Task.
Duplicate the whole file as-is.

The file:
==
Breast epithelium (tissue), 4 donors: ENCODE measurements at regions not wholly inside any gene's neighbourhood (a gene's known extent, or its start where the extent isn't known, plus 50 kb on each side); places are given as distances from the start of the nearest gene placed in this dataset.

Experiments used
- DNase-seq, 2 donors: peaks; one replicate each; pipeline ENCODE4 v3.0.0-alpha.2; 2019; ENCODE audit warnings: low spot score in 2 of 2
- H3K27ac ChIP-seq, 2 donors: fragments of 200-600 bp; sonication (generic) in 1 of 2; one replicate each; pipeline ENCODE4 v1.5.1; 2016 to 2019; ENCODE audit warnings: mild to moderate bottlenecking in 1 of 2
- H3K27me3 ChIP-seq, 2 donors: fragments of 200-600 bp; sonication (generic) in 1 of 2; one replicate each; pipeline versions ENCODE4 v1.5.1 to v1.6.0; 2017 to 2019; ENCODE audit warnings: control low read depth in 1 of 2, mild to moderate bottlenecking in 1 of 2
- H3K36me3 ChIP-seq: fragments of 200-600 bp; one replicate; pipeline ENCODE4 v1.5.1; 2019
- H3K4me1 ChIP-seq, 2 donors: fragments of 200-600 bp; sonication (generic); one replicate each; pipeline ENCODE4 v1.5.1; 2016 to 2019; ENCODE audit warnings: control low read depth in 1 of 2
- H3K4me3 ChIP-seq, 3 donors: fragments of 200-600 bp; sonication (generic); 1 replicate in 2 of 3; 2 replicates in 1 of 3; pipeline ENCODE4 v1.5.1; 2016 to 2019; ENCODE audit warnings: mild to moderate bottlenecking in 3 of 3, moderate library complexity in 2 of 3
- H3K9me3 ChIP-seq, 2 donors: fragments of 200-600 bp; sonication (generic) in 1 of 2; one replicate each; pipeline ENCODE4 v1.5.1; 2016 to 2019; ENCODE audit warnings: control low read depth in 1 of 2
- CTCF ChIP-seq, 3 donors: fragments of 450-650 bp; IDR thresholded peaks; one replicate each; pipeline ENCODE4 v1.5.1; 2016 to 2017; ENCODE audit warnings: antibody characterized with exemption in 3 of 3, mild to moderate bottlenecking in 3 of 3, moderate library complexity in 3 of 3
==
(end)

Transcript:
Breast epithelium (tissue), 4 donors: ENCODE measurements at regions not wholly inside any gene's neighbourhood (a gene's known extent, or its start where the extent isn't known, plus 50 kb on each side); places are given as distances from the start of the nearest gene placed in this dataset.

Experiments used
- DNase-seq, 2 donors: peaks; one replicate each; pipeline ENCODE4 v3.0.0-alpha.2; 2019; ENCODE audit warnings: low spot score in 2 of 2
- H3K27ac ChIP-seq, 2 donors: fragments of 200-600 bp; sonication (generic) in 1 of 2; one replicate each; pipeline ENCODE4 v1.5.1; 2016 to 2019; ENCODE audit warnings: mild to moderate bottlenecking in 1 of 2
- H3K27me3 ChIP-seq, 2 donors: fragments of 200-600 bp; sonication (generic) in 1 of 2; one replicate each; pipeline versions ENCODE4 v1.5.1 to v1.6.0; 2017 to 2019; ENCODE audit warnings: control low read depth in 1 of 2, mild to moderate bottlenecking in 1 of 2
- H3K36me3 ChIP-seq: fragments of 200-600 bp; one replicate; pipeline ENCODE4 v1.5.1; 2019
- H3K4me1 ChIP-seq, 2 donors: fragments of 200-600 bp; sonication (generic); one replicate each; pipeline ENCODE4 v1.5.1; 2016 to 2019; ENCODE audit warnings: control low read depth in 1 of 2
- H3K4me3 ChIP-seq, 3 donors: fragments of 200-600 bp; sonication (generic); 1 replicate in 2 of 3; 2 replicates in 1 of 3; pipeline ENCODE4 v1.5.1; 2016 to 2019; ENCODE audit warnings: mild to moderate bottlenecking in 3 of 3, moderate library complexity in 2 of 3
- H3K9me3 ChIP-seq, 2 donors: fragments of 200-600 bp; sonication (generic) in 1 of 2; one replicate each; pipeline ENCODE4 v1.5.1; 2016 to 2019; ENCODE audit warnings: control low read depth in 1 of 2
- CTCF ChIP-seq, 3 donors: fragments of 450-650 bp; IDR thresholded peaks; one replicate each; pipeline ENCODE4 v1.5.1; 2016 to 2017; ENCODE audit warnings: antibody characterized with exemption in 3 of 3, mild to moderate bottlenecking in 3 of 3, moderate library complexity in 3 of 3